Paragliders Give Cops an Eye in the Sky
Florida department becomes first in U.S. to patrol skies in powered paragliders.
PALM BAY, Fla., May 9, 2009 — -- In one Florida community, cops are not just walking the beat, they are soaring high above it.
The Palm Bay Police Department in Florida has become the first in the nation to put its officers in powered paragliders, the ultra-light flying machines usually associated with adventure sports, not police work.
Police Chief Bill Berger says they are a way for the department to have a bird's eye view of the semi-rural city at minimal cost.
"Because we don't have a lot of roadway here, this gives us the ability to basically take short cuts," said Berger.
Four officers are training to fly the powered paragliders, including Lt. Mark Renkins, who has flown recreationally for several years.
"It doesn't replace a helicopter or a fixed-wing [airplane]," said Renkins. "But it gives the department some aerial capability, when it had none at all."
It costs about $10,000 to purchase the paragliding equipment and pay for training, which makes it a more affordable option for the 150-officer Palm Bay Police Department.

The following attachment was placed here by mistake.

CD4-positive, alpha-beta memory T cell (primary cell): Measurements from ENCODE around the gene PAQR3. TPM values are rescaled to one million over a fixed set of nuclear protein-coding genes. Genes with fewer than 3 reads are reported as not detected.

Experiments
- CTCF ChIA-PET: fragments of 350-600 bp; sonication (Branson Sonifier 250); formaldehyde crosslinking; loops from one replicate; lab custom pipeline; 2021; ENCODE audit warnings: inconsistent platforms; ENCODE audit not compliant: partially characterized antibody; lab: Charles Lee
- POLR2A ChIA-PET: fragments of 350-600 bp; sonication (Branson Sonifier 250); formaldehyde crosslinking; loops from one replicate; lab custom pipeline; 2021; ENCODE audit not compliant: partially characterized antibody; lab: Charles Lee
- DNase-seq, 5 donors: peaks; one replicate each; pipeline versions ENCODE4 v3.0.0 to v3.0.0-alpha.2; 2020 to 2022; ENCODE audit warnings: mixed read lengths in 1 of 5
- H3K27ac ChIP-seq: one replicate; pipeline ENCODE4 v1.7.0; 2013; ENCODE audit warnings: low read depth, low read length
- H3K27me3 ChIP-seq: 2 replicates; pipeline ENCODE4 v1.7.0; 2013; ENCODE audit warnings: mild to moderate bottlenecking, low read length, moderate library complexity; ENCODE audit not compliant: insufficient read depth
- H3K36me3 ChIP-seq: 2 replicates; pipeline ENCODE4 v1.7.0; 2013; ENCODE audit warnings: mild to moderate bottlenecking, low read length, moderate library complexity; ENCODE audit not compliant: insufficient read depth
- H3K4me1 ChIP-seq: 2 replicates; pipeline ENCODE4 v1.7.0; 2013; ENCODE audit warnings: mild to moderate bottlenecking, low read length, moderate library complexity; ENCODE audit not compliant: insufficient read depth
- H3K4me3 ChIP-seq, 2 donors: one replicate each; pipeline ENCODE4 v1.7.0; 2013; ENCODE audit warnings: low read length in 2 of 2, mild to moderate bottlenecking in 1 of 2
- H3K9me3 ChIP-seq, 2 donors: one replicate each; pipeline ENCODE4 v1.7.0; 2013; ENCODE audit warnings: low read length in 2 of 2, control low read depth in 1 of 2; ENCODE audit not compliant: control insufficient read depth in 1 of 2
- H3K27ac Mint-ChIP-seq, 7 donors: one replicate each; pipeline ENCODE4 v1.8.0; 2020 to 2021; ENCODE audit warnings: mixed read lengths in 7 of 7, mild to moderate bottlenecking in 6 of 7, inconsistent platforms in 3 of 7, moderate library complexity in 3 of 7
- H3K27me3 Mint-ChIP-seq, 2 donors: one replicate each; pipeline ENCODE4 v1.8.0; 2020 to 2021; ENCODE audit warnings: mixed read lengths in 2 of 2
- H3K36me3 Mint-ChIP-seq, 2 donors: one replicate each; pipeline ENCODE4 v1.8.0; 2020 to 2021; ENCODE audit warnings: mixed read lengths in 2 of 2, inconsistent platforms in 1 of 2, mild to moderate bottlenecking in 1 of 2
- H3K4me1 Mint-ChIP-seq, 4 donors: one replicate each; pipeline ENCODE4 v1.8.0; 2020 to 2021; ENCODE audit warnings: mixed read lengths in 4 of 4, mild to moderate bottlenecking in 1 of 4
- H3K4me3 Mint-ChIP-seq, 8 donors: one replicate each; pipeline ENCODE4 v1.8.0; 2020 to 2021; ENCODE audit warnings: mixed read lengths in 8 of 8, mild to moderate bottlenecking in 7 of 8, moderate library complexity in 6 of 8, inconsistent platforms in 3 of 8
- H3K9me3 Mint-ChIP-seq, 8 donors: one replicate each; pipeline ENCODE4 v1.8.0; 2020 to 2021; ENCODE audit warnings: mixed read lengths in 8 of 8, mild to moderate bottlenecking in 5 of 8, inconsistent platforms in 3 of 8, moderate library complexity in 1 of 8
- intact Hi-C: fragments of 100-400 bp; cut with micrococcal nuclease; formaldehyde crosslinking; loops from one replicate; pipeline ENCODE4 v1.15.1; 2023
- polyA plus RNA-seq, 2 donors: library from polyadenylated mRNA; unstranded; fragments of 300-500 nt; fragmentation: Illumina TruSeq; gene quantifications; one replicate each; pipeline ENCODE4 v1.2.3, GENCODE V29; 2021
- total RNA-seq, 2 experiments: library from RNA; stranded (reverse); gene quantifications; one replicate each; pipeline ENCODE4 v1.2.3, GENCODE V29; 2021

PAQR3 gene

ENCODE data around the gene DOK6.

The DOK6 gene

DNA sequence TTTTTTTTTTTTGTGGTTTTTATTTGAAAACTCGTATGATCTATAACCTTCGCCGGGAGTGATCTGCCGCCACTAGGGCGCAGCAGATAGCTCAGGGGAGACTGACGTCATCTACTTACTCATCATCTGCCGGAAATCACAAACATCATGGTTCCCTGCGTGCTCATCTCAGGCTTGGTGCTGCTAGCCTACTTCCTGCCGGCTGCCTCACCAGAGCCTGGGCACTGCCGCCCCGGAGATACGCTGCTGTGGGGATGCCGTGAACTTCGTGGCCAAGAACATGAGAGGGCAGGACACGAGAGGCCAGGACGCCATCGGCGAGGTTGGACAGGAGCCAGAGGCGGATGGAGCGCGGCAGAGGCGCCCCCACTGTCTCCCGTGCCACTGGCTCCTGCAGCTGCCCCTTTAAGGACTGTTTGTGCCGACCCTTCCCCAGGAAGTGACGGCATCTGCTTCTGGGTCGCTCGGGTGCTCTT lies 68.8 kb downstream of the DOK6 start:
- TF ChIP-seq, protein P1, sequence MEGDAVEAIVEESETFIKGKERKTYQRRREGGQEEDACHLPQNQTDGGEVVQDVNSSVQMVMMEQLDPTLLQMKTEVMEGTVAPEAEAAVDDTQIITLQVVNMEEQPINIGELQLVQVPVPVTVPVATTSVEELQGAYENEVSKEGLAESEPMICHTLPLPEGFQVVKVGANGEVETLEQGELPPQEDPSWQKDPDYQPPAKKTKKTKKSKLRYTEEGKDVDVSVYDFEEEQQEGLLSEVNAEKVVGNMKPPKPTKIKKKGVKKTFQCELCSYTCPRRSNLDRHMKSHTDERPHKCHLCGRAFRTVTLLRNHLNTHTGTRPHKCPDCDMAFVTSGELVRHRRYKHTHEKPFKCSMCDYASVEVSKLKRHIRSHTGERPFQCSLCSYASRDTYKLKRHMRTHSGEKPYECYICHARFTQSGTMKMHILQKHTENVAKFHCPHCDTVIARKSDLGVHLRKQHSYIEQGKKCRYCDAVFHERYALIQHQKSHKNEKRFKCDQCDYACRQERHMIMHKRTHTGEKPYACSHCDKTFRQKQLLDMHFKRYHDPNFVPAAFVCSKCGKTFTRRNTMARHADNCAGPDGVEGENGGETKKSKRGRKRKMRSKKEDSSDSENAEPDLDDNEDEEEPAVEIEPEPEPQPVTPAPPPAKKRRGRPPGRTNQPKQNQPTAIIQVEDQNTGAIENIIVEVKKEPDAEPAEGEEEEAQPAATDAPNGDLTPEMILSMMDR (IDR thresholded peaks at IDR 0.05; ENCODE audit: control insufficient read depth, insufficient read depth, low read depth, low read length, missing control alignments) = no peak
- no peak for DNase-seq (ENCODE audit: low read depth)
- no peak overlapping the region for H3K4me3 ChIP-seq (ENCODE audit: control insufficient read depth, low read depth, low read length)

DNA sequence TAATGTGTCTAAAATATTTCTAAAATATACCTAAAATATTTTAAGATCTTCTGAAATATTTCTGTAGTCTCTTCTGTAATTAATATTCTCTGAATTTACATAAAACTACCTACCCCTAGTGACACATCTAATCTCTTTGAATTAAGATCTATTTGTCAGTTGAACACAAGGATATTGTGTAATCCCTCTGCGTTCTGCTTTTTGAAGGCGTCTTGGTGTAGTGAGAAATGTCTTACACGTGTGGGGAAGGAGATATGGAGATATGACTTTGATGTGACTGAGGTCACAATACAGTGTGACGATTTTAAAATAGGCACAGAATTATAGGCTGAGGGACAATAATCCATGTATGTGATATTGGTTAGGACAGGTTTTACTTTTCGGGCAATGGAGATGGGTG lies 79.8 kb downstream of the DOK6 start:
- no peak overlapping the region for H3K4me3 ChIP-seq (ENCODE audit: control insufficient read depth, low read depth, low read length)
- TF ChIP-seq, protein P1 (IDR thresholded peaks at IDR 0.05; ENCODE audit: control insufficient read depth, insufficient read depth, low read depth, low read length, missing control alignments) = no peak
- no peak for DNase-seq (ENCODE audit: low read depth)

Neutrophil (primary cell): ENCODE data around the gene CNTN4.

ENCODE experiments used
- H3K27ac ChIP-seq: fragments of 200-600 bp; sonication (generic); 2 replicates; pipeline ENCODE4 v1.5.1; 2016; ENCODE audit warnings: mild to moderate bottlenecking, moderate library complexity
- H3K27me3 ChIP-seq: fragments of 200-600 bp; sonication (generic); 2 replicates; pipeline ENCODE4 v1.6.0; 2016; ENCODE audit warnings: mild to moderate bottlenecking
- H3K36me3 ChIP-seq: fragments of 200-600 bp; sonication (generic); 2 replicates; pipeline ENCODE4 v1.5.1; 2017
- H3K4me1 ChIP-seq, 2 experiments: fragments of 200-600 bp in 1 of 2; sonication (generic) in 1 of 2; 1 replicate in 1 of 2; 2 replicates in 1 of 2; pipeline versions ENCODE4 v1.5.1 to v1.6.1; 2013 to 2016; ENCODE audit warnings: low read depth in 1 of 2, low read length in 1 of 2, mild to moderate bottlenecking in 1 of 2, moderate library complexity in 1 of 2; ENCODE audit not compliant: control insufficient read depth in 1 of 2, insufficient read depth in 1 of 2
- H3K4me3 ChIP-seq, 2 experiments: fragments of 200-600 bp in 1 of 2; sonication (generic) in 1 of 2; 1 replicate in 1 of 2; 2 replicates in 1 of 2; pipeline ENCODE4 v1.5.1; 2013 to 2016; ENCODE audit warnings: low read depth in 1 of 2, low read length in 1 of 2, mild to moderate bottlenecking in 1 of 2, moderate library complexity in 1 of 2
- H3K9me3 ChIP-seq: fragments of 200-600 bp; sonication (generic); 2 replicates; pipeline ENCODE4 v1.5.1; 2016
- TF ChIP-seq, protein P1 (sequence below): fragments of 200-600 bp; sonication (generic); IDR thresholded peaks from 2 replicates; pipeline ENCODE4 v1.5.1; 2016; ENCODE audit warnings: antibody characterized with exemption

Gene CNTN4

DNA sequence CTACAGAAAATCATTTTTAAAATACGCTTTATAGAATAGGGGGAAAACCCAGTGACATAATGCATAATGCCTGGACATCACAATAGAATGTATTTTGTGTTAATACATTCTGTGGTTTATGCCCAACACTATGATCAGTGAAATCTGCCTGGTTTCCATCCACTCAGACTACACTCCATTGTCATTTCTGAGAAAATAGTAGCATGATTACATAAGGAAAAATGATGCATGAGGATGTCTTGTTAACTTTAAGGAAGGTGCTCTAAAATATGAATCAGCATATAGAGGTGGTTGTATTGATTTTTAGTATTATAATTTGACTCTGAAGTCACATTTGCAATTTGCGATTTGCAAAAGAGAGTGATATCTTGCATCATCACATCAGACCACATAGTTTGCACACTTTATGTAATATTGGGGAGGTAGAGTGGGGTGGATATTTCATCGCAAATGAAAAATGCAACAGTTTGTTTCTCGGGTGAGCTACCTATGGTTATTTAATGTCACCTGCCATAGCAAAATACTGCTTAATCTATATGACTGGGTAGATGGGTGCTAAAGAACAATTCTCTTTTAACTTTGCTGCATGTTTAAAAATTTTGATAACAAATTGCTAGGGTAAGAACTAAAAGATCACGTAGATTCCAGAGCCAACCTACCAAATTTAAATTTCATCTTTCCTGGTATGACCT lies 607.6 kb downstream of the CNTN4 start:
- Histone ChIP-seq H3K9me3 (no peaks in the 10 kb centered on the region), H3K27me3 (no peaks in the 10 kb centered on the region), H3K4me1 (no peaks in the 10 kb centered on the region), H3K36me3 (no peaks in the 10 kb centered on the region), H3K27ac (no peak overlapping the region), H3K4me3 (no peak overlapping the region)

The gliders consist of little more than a seat tethered to a parachute and powered, essentially, by an oversized lawn-mower engine. The paraglider uses about a gallon of gas per hour.
The gliders have the ability to fly at low altitudes and controlled, low speeds, which may be useful in search-and-rescue operations and some types of surveillance.
Palm Bay, Fla., is a sprawling community spanning more than 100 square miles with a substantial retirement community. Chief Berger sees the gliders as an ideal tool for searching for missing elderly people who have wandered away.
"The problem with helicopters is you can't go below 1,000 feet," said Berger. "The canopy of trees in our community prevented the helicopter from seeing a woman who had [died] close to her car. The paragliders would have been able to get much lower."
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